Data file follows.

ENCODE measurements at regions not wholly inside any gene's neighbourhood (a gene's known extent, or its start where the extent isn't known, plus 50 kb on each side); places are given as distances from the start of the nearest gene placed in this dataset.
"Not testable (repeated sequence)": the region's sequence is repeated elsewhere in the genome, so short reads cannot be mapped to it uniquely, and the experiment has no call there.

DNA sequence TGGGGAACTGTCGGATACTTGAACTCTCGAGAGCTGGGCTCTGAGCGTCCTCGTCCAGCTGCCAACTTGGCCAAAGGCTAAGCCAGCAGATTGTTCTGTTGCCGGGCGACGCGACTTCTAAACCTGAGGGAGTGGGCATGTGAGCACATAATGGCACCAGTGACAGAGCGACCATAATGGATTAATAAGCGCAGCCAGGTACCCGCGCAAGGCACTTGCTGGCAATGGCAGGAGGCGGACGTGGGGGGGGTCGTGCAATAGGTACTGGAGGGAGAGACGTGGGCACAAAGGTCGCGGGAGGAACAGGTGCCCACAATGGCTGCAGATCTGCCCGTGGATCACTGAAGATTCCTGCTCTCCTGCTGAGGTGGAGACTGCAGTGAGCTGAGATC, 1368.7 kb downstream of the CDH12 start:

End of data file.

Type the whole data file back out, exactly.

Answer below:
ENCODE measurements at regions not wholly inside any gene's neighbourhood (a gene's known extent, or its start where the extent isn't known, plus 50 kb on each side); places are given as distances from the start of the nearest gene placed in this dataset.
"Not testable (repeated sequence)": the region's sequence is repeated elsewhere in the genome, so short reads cannot be mapped to it uniquely, and the experiment has no call there.

DNA sequence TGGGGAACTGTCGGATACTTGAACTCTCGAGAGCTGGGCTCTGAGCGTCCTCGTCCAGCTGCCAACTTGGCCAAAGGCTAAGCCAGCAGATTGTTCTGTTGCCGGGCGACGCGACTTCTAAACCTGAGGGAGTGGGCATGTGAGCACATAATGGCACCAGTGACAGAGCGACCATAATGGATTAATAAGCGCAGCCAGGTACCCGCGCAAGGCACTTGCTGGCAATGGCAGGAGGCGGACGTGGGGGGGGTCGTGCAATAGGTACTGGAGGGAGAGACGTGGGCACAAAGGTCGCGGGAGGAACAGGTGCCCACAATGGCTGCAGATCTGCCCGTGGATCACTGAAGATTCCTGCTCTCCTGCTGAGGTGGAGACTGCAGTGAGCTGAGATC, 1368.7 kb downstream of the CDH12 start: